Physics dictates that forcing
too much material into
too little space destroys die
life. Though they may be
tempted to exceed tonnage
limits by time, budget or
other constraints, operators
are well-advised to abide by
tonnage charts from the brake
or tooling manufacturer.
Exceeding tonnage limits may
damage the entire brake, or
worse yet, shatter a punch and
“If you’re developing a
new product line or taking on
doing a volume of work and
don’t have the right tooling for
it, better to invest in the right
tooling rather than put undue
wear on the tooling you have,”
Taking proper tonnages
punch and die degradation is
to harden them by induction
(with a coil) or a laser, perhaps
even with an oxyfuel torch.
However, simple torch heating
can expand tool material
haphazardly and knock it out
In general, the goal of any
hardening treatment is to
harden the surface of the tool
while leaving the core intact.
“I recommend that most
production tools be surface
hardened to about 1/8-in.
[ 3.175 mm] deep, only in the
areas where the tools touch
the bend parts,” says Frank
Arteaga, head of product
marketing for Bystronic,
With induction hardening,
an electric coil is run over
the surface of the tool (on
the lower dies’ shoulders
and punch tips of upper
tooling). The metal is heated
to between 25° and 1,050°C,
then quenched with water.
Most induction hardening
penetrates about 3 mm into
FABRICATING Bend Tooling 74
To buy or not to buy
Whether you need specialized bend tooling for
certain press brake jobs really depends on the
material you are bending and the demands of the
customer being served, industry pros say.
one consideration is that payback on specialty
tooling—a set of hardened sectionalized tooling,
for example—may take a long time because
the parts you’re making with it don’t get ordered
regularly. Frank Arteaga, head of product
marketing at Bystronic, elgin, iL, notes that tooling
that is seldom used often gets abused.
“Because specialty tools are dedicated to
special parts, they tend to be outside the press
brake most of the time, where they often just sit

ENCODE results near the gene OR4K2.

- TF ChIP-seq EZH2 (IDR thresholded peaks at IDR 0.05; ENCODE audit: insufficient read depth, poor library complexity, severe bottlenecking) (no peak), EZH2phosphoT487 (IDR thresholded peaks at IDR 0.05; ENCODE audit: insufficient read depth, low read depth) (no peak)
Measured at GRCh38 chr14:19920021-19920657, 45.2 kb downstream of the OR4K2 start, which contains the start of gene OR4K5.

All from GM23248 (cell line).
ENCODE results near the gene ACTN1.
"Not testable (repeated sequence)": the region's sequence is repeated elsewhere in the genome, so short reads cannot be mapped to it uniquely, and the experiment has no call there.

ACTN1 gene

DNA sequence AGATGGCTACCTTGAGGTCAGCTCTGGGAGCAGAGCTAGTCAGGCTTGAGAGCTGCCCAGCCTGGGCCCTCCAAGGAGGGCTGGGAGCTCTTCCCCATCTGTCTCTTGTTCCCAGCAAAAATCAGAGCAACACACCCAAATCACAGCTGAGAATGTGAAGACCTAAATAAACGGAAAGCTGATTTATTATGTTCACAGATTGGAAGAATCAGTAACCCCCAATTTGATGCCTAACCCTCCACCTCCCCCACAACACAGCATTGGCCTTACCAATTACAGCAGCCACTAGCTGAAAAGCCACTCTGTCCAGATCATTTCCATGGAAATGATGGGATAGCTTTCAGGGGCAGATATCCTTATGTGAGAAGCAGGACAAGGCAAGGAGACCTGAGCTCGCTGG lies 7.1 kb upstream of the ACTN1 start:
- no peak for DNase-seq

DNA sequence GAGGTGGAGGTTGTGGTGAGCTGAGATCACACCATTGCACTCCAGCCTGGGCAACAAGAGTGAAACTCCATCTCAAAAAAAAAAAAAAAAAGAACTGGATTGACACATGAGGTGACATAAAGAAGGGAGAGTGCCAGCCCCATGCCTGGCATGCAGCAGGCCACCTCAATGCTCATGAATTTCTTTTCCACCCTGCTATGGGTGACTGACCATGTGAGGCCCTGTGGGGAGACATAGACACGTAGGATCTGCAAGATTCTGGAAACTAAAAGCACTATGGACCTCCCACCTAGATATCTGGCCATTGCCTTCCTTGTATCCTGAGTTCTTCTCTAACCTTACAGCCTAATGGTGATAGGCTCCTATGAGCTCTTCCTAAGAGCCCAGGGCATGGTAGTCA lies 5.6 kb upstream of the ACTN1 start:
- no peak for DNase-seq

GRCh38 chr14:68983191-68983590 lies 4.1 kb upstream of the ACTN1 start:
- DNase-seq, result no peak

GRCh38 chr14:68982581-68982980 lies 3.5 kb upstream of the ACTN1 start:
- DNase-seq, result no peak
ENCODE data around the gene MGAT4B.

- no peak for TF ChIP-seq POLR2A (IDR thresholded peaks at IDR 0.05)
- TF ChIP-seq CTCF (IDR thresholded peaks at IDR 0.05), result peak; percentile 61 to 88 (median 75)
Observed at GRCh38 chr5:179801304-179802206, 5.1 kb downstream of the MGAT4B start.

loose somewhere and are subject to accidental
abuse,” Arteaga says.
However, if a fabrication shop needs to improve
the surface quality of parts coming off its brakes,
it may want to consider a specialty tool like Wilson
Tool’s V-Series Black Die. The die uses two spring-loaded inserts that pivot and hug the workpiece
as it gets pressed down by the punch. This allows
material to flow against a flat surface rather than
a stationary angled one—a distinct advantage
for someone who needs minimal marking on the
material and a replicable way to achieve it.
The idea isn’t new to Wilson, but over the last
four years, the company has refined the design
and gotten good reports back about it.
“When we do a trade show or do internal
customer events, we save that for last,” says Steve
Brown, press brake product manager at Wilson
Tool, White Bear Lake,Mn.
And while specialty tools tend to be made
of the same material as standard tools and
generally have the same life expectancy, tools
that are very specialized tend to have lower
tonnage rates than their standard counterparts,
says Tom Bailey, TruBend product manager for
TruMPF Farmington, cT.
“Special tooling is dictated by the product that
you’re making,” Bailey says. “Pay more attention to
what the tonnage rating is.”
the surface. Some manufacturers claim that induction
hardening can increase tool life by a factor of eight.
“It provides more endurance to the tool,” says Steve
Brown, press brake product manager for Wilson Tool,
White Bear Lake, MN. However, “the manufacturing
process changes with induction. You have to heat it up
Laser hardening is more targeted and can pinpoint-
harden punch tips and die shoulders, typically at a depth
integrated tooling storage is a good way to maintain your bending
tools, say suppliers.
IMAGE: TOOL STORAGE IN BYSTRONIC'S XPERT 40 PRESS.